As a result of the 1968 Soviet intervention in Czechoslovakia, the USAF announced that its F-102 squadrons would be re-equipped with the modern McDonnell Douglas F-4 "Phantom II". The 32nd squadron was first in line to undergo the conversion, and the F-102s were flown back to the United States and were placed in service with the Air National Guard.
On 1 July 1969, the USAF redesignated the unit as the 32nd Tactical Fighter Squadron (32nd TFS). On 6 August 1969, the first two, brand new, Phantoms arrived. Flying the F-4 Phantom meant some drastic changes for the squadron and the base. Personnel had to be increased, and the squadron's task was extended to include lending air support to ground troops. Also, USAFE wanted to upgrade the headquarters element of the 32d to group status, and establish itself as a separate organisation from the 36th TFW at Bitburg. However, the Dutch and American governments had agreed that the US Air Force would only station a "squadron" at Soesterberg, and this fact hindered the American attempt to upgrade the squadron's status.
In 1978, the F-4s were flown to Ramstein Air Base in Germany, where they were assigned to the 86th TFW. The 32d was upgraded to the McDonnel-Douglas F-15A "Eagle" as part of Project Ready Eagle which brought F-15s to Bitburg in 1977. However, after flying the F-15A and F-15B for just 18 months, the USAF exchanged these models for the new F-15C and F-15D Eagles.
In May 1980, the 32d flew five of its Eagles to Eglin Air Force Base Florida, to participate in the weapons systems evaluation program. While at Eglin, the unit swapped its aircraft for the newer models. These planes arrived at Soesterberg on 13 June, making the 32d the first unit in the USAFE to be equipped with the latest versions of the F-15. The 32nd completed the upgrade on 25 November 1980. At that time, the squadron possessed 18 F-15C's and two F-15D's fighter aircraft.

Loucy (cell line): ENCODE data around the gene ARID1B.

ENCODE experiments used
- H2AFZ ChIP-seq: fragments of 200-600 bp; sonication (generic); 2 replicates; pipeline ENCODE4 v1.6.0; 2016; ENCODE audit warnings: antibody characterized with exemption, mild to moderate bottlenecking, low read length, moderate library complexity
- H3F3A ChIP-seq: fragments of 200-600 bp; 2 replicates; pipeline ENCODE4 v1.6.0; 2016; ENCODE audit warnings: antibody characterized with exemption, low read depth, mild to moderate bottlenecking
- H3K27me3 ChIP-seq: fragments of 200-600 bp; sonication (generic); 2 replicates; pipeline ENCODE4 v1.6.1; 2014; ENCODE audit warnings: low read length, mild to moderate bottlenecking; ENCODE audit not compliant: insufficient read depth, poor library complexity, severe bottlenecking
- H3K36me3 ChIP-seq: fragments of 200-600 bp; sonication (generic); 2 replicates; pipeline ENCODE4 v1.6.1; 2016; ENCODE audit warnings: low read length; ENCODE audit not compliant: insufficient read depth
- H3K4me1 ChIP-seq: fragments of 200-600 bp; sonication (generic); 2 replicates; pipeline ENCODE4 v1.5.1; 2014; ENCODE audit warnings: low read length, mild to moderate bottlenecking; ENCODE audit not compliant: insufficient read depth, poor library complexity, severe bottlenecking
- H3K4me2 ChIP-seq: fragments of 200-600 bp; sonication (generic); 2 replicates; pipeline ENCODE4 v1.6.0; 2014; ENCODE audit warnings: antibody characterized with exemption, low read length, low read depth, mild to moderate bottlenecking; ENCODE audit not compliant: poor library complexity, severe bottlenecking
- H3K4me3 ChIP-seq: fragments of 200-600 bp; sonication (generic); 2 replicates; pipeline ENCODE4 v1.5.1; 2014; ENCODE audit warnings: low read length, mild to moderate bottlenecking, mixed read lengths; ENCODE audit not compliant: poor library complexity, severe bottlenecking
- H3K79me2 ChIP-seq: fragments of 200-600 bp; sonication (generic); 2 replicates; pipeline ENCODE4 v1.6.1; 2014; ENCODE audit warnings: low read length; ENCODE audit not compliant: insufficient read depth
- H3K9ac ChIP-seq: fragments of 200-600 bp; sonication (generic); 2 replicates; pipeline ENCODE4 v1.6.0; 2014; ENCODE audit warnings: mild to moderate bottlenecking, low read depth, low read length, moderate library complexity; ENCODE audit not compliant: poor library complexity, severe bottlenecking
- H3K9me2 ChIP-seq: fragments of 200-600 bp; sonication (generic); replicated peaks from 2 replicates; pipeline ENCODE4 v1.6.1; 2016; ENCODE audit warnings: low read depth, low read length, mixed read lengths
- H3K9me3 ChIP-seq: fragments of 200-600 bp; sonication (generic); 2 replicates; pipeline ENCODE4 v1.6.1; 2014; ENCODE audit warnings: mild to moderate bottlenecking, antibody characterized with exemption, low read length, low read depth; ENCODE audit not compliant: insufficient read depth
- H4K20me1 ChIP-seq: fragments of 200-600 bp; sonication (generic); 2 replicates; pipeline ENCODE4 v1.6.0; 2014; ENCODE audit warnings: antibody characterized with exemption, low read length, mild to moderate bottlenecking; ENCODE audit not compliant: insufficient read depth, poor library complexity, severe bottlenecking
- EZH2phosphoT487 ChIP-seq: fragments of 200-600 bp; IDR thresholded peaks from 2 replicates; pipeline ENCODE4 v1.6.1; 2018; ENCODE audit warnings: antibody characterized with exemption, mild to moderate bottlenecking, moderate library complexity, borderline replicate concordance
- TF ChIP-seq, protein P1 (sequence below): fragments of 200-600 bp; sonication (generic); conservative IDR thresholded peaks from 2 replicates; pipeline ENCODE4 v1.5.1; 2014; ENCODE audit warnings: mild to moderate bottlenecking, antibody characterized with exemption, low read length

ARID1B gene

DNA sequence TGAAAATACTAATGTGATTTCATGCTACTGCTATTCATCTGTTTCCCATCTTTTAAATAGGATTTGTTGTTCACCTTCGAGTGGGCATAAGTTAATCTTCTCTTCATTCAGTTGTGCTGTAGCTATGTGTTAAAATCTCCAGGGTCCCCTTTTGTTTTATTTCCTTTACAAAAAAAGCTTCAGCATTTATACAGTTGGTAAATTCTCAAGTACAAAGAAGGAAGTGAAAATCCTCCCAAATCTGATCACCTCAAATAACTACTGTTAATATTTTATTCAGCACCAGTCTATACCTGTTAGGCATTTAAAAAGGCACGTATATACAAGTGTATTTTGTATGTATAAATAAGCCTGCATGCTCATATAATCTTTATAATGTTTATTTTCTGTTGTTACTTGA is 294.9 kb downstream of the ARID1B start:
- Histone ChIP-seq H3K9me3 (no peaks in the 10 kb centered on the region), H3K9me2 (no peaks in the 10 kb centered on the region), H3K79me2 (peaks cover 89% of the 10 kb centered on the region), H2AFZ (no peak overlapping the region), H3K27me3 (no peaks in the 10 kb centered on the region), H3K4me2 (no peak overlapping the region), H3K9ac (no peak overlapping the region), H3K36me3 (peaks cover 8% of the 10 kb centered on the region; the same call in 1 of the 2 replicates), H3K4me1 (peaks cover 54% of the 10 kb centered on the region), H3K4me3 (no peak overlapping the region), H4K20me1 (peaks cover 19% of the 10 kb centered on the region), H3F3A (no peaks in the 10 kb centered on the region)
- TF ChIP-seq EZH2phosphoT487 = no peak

In 1989, the Dutch government allowed USAF to upgrade its headquarters unit at Soesterberg AB from squadron to group status. The 32d Tactical Fighter Group was activated at Soesterberg on 16 November 1989, with the 32 Tactical Fighter Squadron as a subordinate unit and much reduced in size.
With the end of the Cold War, a major force draw-down occurred in Europe, the USAF reduced its fighter force structure. These changes affected the 32nd, as part of the draw-down, the squadron's F-15 Eagles returned to the United States. The original intent of USAFE was to inactivate the 32d Fighter Group, and orders were so issued inactivating the group's subordinate units on 1 July 1994 and the group on 1 October.
On 19 April, the group furled its colors in formal ceremonies attended by members of the Royal Family, and the American ambassador. Later in the spring, however, HQ USAFE received permission from HQ USAF to use the 32d designation for the new 32d Air Operations Group. HQ USAFE created this unit on 1 July, and activated the 632d Air Base Squadron the same day to replace the 32d Fighter Group at Soesterberg to complete closure actions. The same order redesignated the group's 32d Fighter Squadron as the 32d Air Operations Squadron, with assignment to the 32d Air Operations Group. All actions were effective 1 July 1994.
In this way, USAFE was able to preserve the lineage of these two distinguished units. The American part of Soesterberg was returned to the Netherlands government on 27 September 1994. Only one F-15A remains in the Netherlands. She is displayed in the Dutch Air Force Museum, Soesterberg, Netherlands Airforce Museum. Soesterberg then became a Royal Netherlands Air Force transport helicopter base with 298 Squadron (CH-47 Chinook), and 300 Squadron (AS 532 U2 Cougar and SA 316) stationed at the base.
Flying officially ended on 12 November 2008. The last jet ever to take off was a Hellenic AF F-4E. The base formally closed 31 December 2008. The 298 and 300 Squadron have been moved to Gilze-Rijen Air Base. A part of the base remains in use as a glider field however. Also the former USAFE side will be in use by ground units, and will be called "Camp New Amsterdam". And finally the AF museum return to the base and will use most of the existing hangars.